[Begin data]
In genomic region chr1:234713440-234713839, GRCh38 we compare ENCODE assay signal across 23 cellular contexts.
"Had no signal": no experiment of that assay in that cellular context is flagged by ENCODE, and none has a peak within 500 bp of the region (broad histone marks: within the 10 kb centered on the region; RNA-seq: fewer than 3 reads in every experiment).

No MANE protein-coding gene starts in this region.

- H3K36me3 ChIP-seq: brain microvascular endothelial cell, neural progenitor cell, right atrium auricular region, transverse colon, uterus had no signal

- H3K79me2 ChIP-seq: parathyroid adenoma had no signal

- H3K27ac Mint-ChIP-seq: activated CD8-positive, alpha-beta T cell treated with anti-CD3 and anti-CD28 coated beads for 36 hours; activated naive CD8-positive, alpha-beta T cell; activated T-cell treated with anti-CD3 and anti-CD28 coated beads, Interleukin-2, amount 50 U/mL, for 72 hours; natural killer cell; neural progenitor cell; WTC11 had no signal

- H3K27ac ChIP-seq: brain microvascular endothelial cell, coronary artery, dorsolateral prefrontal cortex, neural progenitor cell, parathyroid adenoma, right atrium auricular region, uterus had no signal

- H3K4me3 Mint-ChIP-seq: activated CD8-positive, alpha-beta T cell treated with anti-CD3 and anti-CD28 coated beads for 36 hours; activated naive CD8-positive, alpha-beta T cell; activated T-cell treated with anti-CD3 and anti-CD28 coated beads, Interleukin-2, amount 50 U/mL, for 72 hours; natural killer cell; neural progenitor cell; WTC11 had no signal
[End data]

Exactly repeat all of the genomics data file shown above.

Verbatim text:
In genomic region chr1:234713440-234713839, GRCh38 we compare ENCODE assay signal across 23 cellular contexts.
"Had no signal": no experiment of that assay in that cellular context is flagged by ENCODE, and none has a peak within 500 bp of the region (broad histone marks: within the 10 kb centered on the region; RNA-seq: fewer than 3 reads in every experiment).

No MANE protein-coding gene starts in this region.

- H3K36me3 ChIP-seq: brain microvascular endothelial cell, neural progenitor cell, right atrium auricular region, transverse colon, uterus had no signal

- H3K79me2 ChIP-seq: parathyroid adenoma had no signal

- H3K27ac Mint-ChIP-seq: activated CD8-positive, alpha-beta T cell treated with anti-CD3 and anti-CD28 coated beads for 36 hours; activated naive CD8-positive, alpha-beta T cell; activated T-cell treated with anti-CD3 and anti-CD28 coated beads, Interleukin-2, amount 50 U/mL, for 72 hours; natural killer cell; neural progenitor cell; WTC11 had no signal

- H3K27ac ChIP-seq: brain microvascular endothelial cell, coronary artery, dorsolateral prefrontal cortex, neural progenitor cell, parathyroid adenoma, right atrium auricular region, uterus had no signal

- H3K4me3 Mint-ChIP-seq: activated CD8-positive, alpha-beta T cell treated with anti-CD3 and anti-CD28 coated beads for 36 hours; activated naive CD8-positive, alpha-beta T cell; activated T-cell treated with anti-CD3 and anti-CD28 coated beads, Interleukin-2, amount 50 U/mL, for 72 hours; natural killer cell; neural progenitor cell; WTC11 had no signal